Kiel head baseball coach Brad Mey sees the potential in his team. Now, with roughly half the season in the books, he hopes his young club will begin harnessing that potential on a more consistent basis.
“I feel we are a talented group,” Mey said. “You can see the potential. At times, it stands out a great deal. You can see the bright spots coming through.”
But, as with many teams on the greener side of the spectrum, growing pains are a part of the process.
“Youth is playing against us. We have some older players, but they didn’t get the opportunity to play on the varsity level until this point,” Mey said. “We have a bunch of young, key role-players on our team that are freshmen and sophomores that are now getting a lot of playing time.”
Mey thinks his team’s relative inexperience has been most visible late in ballgames. On Tuesday, the Raiders were clinging to a one-run lead against New Holstein with just three outs remaining, only to see their advantage evaporate and the Huskies leave town with a 7-6 win.
While the wins may not always be there, the fourth-year skipper is quick to point out that his group of young men has made marked progress since the beginning of the season.
“I feel as we’re getting more games underneath our belts, we’re figuring out what we do as a team and who we are. We’re getting our own identity. I think we can compete with some of these top-end teams and give them a run for their money.”
At points this season, Kiel has proven capable of competing with some of the best teams in the area. The Raiders knocked off Ozaukee in decisive fashion 11-3 and nipped Sheboygan Falls 5-4. Both teams are currently in second place in their respective conferences.
The Raiders also proved worthy adversaries for Eastern Wisconsin Conference-leading Plymouth by holding the Panthers, a team that averages over nine runs per contest, to just three runs in a 3-1 loss.
“No team is really blowing us out of the water. We are hanging with them and giving them a fight. They have to earn their victory against us,” Mey said. “I think we have a good competitive edge that we are bringing to the field every day.”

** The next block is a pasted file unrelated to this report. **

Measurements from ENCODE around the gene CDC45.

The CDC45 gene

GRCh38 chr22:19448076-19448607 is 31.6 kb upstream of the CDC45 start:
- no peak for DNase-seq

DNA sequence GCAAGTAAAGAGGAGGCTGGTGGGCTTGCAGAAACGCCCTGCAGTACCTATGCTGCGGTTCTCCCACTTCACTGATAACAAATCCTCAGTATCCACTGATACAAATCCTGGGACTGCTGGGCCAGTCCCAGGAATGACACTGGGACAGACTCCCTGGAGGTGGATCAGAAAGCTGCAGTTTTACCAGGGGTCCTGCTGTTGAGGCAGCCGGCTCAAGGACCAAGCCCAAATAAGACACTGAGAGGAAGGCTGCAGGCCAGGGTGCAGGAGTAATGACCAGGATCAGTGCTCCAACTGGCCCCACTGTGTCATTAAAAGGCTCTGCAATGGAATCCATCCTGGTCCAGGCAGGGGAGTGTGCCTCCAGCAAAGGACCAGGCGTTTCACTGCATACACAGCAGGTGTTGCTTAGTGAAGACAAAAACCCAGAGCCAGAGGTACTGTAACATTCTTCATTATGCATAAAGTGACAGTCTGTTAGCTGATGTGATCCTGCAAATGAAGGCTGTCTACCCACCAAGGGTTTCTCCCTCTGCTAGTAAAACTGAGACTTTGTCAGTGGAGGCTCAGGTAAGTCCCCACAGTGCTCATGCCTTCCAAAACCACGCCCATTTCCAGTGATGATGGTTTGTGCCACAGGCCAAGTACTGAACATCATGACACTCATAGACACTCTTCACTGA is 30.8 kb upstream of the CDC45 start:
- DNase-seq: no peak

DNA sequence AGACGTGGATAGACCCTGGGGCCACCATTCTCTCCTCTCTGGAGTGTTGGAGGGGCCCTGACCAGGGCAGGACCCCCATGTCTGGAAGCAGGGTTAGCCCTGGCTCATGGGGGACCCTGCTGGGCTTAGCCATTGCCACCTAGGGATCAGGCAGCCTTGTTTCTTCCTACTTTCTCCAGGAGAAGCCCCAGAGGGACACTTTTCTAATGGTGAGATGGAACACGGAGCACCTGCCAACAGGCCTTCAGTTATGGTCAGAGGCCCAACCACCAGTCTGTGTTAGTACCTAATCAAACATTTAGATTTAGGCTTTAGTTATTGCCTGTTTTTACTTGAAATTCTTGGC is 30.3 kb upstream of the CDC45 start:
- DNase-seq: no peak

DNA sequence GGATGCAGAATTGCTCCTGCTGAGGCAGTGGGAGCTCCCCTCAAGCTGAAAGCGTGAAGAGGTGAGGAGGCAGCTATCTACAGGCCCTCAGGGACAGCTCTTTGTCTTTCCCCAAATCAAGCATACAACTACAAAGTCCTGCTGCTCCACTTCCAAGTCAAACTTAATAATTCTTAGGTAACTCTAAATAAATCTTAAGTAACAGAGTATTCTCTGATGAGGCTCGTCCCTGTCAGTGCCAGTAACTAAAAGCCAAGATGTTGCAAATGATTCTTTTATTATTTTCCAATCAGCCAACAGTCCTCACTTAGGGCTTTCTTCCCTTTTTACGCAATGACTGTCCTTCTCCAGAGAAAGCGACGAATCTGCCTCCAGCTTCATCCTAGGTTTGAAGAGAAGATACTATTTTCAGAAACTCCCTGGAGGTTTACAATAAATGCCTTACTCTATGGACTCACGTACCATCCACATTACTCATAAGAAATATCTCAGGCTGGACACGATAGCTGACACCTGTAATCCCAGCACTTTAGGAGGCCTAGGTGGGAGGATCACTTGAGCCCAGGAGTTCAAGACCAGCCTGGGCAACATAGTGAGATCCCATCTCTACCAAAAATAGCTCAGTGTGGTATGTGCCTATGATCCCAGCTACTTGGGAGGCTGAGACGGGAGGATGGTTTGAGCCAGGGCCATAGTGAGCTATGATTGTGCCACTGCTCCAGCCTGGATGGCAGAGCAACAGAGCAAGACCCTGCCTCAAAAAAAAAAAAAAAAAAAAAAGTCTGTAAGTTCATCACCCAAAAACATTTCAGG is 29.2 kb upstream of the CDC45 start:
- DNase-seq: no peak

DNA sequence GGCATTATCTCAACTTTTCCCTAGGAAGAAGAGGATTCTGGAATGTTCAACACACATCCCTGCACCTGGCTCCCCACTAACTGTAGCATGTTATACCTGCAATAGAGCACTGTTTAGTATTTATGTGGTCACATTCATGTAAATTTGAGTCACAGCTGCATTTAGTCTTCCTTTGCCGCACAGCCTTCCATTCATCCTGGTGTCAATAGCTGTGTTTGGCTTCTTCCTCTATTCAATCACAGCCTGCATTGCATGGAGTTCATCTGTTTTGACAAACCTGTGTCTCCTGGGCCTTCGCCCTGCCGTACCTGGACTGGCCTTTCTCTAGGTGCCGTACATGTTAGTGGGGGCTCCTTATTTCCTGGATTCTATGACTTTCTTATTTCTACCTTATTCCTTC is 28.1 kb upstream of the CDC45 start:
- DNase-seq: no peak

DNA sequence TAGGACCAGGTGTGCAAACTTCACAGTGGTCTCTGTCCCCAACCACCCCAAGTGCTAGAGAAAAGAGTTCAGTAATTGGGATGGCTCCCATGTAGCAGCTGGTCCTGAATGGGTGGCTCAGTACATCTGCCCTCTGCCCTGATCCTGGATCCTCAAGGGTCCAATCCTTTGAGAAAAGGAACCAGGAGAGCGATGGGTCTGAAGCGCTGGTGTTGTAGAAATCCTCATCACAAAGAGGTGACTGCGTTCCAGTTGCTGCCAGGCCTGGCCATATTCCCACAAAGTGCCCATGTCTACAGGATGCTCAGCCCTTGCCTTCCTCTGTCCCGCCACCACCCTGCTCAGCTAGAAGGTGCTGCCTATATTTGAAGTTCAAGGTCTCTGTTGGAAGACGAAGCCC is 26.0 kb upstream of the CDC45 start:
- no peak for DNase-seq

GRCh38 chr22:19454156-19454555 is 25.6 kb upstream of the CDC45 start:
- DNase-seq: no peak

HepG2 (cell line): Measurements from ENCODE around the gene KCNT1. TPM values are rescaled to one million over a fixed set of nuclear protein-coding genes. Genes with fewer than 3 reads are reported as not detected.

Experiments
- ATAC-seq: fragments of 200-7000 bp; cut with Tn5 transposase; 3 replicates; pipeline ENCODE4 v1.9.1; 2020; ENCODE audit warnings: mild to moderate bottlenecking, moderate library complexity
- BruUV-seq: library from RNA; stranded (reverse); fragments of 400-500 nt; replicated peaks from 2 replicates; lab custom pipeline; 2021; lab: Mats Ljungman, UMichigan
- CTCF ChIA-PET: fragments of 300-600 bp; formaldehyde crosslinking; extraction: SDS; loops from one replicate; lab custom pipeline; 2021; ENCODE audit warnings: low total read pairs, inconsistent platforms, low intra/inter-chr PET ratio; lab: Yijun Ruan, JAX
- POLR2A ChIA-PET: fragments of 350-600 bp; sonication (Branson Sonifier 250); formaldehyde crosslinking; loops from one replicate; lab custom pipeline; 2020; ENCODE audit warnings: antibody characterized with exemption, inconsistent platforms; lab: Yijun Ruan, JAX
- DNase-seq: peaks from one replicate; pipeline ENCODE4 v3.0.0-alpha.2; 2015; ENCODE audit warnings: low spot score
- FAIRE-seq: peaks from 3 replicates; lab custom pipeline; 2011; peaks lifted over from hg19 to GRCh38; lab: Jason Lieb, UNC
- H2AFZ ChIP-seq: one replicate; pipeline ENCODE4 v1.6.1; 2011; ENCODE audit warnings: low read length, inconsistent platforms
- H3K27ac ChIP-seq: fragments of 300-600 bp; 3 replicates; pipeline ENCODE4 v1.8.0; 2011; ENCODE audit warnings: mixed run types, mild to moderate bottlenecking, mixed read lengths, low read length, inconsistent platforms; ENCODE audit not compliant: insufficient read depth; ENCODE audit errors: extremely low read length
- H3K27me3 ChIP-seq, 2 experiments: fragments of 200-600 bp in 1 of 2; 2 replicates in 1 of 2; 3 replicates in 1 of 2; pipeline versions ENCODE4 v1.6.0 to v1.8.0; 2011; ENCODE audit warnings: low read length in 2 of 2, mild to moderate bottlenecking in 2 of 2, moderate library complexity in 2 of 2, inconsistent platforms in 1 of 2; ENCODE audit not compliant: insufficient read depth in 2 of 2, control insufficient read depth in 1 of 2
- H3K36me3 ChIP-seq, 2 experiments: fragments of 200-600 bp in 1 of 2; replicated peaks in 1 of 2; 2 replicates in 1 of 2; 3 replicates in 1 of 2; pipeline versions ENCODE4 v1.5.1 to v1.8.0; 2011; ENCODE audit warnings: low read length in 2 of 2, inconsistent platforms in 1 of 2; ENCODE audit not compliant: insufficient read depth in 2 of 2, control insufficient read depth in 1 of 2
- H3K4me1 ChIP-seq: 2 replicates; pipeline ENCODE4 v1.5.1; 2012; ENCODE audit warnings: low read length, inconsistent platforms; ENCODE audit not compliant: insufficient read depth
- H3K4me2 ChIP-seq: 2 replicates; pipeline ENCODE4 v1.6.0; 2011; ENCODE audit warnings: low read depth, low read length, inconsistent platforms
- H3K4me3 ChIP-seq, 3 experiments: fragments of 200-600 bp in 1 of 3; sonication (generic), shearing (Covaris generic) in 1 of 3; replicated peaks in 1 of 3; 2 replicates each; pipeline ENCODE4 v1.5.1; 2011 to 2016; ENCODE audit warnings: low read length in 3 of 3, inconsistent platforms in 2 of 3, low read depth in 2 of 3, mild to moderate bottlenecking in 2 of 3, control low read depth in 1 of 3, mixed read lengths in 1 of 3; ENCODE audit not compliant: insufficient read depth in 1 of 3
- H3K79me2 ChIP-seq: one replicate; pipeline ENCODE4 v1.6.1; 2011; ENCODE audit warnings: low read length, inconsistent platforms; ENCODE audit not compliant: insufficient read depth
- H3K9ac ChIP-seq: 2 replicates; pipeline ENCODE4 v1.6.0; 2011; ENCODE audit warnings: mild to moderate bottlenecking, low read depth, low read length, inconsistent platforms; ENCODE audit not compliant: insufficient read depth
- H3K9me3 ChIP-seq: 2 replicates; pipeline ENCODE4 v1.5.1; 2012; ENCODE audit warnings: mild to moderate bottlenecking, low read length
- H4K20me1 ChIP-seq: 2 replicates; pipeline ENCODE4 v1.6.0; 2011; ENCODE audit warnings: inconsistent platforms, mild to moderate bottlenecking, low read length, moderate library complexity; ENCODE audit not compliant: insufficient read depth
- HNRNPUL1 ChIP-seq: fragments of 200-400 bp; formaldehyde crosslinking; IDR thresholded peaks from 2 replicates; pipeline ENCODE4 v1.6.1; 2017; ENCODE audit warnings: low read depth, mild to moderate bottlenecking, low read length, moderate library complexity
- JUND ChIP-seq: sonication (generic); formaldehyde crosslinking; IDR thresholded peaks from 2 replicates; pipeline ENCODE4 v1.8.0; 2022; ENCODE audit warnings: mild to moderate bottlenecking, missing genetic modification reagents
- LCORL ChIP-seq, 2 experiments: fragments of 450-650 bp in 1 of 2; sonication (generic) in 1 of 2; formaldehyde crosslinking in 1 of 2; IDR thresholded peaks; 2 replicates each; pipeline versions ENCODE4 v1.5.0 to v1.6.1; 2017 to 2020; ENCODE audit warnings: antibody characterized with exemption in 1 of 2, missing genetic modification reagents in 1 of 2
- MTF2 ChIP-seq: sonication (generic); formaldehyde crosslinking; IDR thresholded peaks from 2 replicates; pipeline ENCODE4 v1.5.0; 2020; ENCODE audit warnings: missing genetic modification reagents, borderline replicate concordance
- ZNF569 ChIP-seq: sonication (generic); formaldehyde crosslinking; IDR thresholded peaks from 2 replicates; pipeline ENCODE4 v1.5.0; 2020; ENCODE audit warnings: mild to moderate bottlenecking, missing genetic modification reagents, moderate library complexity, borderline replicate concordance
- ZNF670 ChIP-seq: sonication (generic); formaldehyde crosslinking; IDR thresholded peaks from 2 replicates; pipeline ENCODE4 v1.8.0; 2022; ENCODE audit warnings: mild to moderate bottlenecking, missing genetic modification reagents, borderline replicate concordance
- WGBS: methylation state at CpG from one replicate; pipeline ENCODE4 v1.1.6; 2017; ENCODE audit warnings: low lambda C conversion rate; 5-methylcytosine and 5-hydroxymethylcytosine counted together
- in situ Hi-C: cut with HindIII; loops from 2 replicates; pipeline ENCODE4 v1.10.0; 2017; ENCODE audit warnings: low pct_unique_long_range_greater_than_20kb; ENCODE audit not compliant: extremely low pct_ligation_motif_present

A strong pitching contingent has been the key to remaining competitive for the Raiders. Three pitchers on the staff currently sport an ERA under four, while two other hurlers carry marks under five.
Seven of Kiel’s nine remaining EWC games are against opponents that are currently ahead of them in the standings. Mey sees the tough stretch as an opportunity for his team to build some momentum.
“If we can sneak two, three games out of that, I think the confidence will be right back where it was when we were getting those wins against Falls and Ozaukee.”
Mey has piloted Kiel to the sectional finals in two of the last three seasons. Should everything come together during the latter portion of the campaign, he thinks that this year’s squad may have a postseason run in them.
“I think our team can surprise some of these other teams. If we catch them on a bad day and we’re having a good day… I think we can make a decent run into the playoffs.”
To put it simply, things have not been going as hoped for the Raiders.
“I’d say coaches on down would say we are disappointed with our season, so far,” Two Rivers head coach Bo Perkins said. “We’re improving as the season goes on, but I think overall we’d say that we’re really sort of disappointed with how poorly we’re doing record-wise.”
The Raiders may have the pieces necessary to right the ship, as the roster features seven seniors, including four who received all-conference accolades.
“In summer baseball, if you can have seniors out for your team, you’re definitely at an advantage,” Perkins said. “If you have quality seniors like the seniors that we have on our team, you’re ahead of things.”
Though they currently sit at 3-9 overall and 2-9 in the EWC, the Raiders have shown signs of a team making improvements.
“On a good night, when we’re going on all cylinders, I think we’re a good fielding team,” Perkins said. “Now we’re starting to finally get the fundamentals of hitting down. We’re having better pitch selection and we’re driving balls to the opposite field and going with the pitches.”
For the rest of the season, Two Rivers will have to find a way to live without one key component of its lineup, catcher Nic Schroeder. Schroeder, who currently leads the team in batting average and RBI, is off to boot camp to begin his career in the military.
“We’re going to have a tough time filling his slot,” Perkins said. “I mentioned that tonight in practice and told the guys that they’re going to have to step it up.”
Perkins hopes that his squad can still achieve one of the goals they set for themselves at the beginning of the season.
“Since 1980, there’s only been one winning team in Two Rivers baseball, .500 or better. Our goal is to be .500 or better,” Perkins said. “That’s still attainable. We have to do some work, but that’s definitely attainable.”
History has shown all is not necessarily lost. Last season, an 8-12 Two Rivers squad entered their regional match-up with Oostburg as a No. 12 seed. The Raiders went on to post back-to-back upset wins en route to a regional championship and a berth in the sectional semifinals. Perkins thinks with a strong regular season finish could put his team in a similar position this year.
“We have to get a few more victories so we’re not playing top-seeded teams,” Perkins said. “But, if we’re in the middle of the pack, we can definitely make a regional championship run and deep into the sectionals for sure.”